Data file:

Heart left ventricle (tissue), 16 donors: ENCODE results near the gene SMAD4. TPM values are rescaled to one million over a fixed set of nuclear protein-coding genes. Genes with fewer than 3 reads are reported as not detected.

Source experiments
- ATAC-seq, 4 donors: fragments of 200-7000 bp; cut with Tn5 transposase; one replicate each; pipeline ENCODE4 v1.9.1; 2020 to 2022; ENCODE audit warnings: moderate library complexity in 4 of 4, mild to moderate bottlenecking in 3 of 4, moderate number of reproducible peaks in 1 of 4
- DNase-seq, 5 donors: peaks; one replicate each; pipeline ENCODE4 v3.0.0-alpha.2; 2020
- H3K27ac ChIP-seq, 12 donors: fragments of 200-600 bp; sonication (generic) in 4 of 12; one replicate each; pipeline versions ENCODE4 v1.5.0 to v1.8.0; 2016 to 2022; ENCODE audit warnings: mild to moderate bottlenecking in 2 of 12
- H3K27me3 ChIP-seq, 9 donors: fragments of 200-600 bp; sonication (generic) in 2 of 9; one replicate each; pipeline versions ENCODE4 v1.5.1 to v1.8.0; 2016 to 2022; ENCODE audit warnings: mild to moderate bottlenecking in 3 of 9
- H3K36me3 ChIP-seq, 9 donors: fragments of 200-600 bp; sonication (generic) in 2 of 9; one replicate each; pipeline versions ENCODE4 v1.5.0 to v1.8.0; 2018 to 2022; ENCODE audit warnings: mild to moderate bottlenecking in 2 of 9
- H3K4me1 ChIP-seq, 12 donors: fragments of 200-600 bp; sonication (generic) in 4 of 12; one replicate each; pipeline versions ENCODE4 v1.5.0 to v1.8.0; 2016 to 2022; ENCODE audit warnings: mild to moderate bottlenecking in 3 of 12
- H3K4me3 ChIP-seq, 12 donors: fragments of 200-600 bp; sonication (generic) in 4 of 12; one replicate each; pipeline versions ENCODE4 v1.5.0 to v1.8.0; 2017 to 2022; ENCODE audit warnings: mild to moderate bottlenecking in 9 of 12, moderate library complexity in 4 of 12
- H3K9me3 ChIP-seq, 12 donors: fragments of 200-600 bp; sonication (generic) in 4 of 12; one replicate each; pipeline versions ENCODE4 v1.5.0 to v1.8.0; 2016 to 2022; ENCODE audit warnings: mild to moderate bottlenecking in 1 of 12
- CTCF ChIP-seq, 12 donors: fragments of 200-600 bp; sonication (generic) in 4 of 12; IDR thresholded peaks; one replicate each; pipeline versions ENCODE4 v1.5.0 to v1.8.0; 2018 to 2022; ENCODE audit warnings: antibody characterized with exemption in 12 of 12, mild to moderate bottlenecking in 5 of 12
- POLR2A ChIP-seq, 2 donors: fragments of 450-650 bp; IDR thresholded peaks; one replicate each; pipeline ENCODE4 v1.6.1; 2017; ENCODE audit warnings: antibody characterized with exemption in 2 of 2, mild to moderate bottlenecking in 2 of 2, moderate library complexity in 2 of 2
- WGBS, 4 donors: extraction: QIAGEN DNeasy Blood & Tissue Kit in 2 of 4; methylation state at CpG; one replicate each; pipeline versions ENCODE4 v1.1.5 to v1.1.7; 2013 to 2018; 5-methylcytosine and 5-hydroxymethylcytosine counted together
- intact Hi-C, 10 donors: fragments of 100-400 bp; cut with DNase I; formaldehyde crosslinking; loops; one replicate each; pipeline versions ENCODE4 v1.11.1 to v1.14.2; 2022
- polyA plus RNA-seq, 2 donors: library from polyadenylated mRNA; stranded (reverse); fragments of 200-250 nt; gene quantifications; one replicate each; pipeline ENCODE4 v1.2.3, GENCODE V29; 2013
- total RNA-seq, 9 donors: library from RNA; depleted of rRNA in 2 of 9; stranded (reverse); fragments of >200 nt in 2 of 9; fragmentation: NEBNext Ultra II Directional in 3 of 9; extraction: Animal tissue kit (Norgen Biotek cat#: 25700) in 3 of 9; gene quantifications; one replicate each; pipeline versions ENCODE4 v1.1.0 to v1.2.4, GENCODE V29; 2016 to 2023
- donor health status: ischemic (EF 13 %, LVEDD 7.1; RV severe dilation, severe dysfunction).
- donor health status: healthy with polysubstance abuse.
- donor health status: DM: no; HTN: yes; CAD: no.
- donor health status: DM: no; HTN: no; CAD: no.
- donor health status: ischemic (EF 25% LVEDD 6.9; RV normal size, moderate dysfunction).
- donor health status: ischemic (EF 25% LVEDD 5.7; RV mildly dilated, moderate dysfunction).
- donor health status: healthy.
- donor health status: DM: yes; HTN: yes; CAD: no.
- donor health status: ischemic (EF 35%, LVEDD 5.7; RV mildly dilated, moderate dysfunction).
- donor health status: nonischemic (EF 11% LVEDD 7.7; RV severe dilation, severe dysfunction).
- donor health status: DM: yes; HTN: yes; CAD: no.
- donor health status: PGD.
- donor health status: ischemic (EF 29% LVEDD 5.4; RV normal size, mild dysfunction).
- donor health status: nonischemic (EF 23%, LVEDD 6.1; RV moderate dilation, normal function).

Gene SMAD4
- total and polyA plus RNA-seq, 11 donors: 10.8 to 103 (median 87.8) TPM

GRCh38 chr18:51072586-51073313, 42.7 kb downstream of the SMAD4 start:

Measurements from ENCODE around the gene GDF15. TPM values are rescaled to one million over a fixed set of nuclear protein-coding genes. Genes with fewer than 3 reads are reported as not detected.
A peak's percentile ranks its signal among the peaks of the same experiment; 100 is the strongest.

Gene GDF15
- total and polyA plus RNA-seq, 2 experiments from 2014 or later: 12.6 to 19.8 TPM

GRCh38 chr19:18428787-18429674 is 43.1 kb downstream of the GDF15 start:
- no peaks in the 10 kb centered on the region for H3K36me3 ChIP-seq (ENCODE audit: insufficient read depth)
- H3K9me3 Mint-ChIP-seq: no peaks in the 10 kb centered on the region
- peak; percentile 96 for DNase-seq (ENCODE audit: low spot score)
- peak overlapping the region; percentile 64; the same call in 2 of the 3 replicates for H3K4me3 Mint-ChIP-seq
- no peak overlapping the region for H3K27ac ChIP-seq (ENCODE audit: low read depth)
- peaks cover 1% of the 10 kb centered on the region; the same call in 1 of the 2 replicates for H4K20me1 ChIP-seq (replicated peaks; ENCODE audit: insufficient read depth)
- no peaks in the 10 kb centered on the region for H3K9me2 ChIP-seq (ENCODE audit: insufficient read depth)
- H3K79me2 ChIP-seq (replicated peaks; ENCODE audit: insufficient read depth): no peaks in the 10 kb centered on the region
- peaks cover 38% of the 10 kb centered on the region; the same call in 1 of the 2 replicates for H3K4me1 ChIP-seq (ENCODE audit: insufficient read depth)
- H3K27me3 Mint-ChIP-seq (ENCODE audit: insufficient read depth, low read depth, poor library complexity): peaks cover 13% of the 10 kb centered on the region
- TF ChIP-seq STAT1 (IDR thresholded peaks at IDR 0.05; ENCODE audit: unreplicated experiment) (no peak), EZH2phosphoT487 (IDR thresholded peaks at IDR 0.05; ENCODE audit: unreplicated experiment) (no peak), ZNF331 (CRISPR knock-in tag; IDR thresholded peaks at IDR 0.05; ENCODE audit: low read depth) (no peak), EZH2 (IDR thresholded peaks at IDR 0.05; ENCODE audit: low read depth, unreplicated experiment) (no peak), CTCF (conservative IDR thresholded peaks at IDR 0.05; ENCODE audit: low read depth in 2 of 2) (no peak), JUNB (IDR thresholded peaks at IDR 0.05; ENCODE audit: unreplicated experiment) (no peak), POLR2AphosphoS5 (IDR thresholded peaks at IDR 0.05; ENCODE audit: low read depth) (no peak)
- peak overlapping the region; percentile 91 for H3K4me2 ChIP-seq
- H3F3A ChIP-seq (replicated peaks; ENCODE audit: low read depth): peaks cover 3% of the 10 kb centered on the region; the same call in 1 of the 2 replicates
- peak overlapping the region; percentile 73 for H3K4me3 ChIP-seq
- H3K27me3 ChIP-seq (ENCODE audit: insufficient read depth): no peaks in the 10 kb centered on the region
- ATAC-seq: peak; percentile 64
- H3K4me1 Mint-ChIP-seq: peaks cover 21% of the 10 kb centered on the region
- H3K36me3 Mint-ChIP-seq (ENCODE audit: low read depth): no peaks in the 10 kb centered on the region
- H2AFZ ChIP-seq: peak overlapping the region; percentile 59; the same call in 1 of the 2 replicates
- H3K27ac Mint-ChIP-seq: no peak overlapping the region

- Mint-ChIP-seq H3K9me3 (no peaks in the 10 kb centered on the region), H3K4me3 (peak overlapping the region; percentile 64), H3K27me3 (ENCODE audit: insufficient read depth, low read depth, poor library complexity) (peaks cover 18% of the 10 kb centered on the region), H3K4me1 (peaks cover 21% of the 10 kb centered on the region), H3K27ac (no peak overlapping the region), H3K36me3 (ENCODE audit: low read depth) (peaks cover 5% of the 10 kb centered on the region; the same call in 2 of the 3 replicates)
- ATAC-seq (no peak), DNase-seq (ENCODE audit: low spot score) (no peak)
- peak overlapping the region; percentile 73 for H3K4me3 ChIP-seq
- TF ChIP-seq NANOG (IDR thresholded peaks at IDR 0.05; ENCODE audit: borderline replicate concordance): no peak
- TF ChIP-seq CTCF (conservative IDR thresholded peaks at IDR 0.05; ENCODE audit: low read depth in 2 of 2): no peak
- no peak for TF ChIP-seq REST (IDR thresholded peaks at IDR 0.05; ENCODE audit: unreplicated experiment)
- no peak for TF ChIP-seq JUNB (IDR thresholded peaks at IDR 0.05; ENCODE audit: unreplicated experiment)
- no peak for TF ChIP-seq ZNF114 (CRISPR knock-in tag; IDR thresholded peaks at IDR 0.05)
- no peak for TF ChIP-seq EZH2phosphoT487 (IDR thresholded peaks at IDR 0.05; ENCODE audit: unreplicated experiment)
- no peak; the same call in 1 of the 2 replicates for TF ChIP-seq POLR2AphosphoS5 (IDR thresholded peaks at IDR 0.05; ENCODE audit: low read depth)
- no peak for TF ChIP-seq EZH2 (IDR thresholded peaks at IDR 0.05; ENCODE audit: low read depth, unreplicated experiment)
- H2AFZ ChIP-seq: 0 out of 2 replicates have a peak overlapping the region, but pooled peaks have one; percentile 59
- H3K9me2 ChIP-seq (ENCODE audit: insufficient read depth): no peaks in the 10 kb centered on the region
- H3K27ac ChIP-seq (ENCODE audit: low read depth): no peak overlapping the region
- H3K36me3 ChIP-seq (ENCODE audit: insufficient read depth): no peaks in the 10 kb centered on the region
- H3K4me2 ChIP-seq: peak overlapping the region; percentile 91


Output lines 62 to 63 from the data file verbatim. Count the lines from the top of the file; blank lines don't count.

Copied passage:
- TF ChIP-seq NANOG (IDR thresholded peaks at IDR 0.05; ENCODE audit: borderline replicate concordance): no peak
- TF ChIP-seq CTCF (conservative IDR thresholded peaks at IDR 0.05; ENCODE audit: low read depth in 2 of 2): no peak